I2S Honored to be Named Member of National Women in IT Organization

KU’s Institute for Information Sciences was recently welcomed as a new member of the National Center for Women & Information Technology (NCWIT, “en-cee-wit”). The nonprofit organization convenes, equips, and unites leaders of change in organizations to increase the influential and meaningful participation of girls and women in the field of computing, particularly in terms of innovation and development. 

In becoming a member representative, I2S joins a community of more than 2,400 postsecondary faculty from 700 institutions committed to equity in computing and technology. According to Jennifer Lohoefener, Assistant Research Professor at KU’s department of Electrical Engineering and Computer Science and Associate Director at I2S, it is no secret that the field of computing is lacking in diversity. “One of the priorities of I2S is to broaden participation in STEAM (Science, Technology, Engineering, Art, Math) education, research, and workforce,” she says. “Given that NCWIT is composed of change leaders focused on a similar mission – to advance innovation correcting underrepresentation in computing - it is a natural fit for our institute to pursue membership.”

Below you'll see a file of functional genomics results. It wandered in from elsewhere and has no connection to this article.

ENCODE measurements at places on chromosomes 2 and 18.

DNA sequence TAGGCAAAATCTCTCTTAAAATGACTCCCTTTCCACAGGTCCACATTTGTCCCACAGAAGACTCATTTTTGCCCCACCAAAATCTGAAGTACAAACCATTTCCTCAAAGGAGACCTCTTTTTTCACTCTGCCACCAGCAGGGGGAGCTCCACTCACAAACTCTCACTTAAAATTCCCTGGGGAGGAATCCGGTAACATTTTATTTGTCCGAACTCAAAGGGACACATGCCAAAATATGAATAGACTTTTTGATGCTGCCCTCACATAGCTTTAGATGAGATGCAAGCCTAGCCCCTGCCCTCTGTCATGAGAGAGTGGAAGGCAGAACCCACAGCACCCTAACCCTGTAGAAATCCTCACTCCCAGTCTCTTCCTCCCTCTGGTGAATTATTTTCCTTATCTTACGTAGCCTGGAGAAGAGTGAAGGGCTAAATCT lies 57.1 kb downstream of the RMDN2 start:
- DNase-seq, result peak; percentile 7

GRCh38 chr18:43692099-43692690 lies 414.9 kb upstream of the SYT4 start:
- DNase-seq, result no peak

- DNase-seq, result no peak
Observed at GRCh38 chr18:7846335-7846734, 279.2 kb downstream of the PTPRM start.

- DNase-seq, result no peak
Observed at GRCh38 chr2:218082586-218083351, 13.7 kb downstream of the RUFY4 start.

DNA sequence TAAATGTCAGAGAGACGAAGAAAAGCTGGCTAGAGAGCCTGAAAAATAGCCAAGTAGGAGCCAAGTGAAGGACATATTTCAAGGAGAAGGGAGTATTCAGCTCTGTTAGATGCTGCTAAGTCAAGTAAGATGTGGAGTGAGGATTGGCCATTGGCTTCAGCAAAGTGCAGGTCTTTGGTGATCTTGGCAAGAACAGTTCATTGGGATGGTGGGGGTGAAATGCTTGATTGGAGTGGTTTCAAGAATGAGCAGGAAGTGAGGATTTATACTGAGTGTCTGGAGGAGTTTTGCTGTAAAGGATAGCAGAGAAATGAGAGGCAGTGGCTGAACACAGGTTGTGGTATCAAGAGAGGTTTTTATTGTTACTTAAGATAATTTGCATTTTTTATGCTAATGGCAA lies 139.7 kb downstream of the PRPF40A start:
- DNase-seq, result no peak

While Lohoefener has not previously attended any of NCWIT’s in-person events, she has attended several virtual talks and presentations and plans to attend their summit in Kansas City in May. One example of a virtual event she has attended was their Meeting of the Minds series, a discussion targeted toward faculty, staff, researchers, and students based on the challenges related to broadening participation in computing. That series was free and open to the public. 

Lohoefener believes that the mission of NCWIT is crucial. “The problems associated with broadening diversity in computing are not unusual,” she says, “but they require unique solutions. Having a network of post-secondary institutions dedicated to a similar mission greatly increases the chances for success, not only within higher education, but in industry and society.”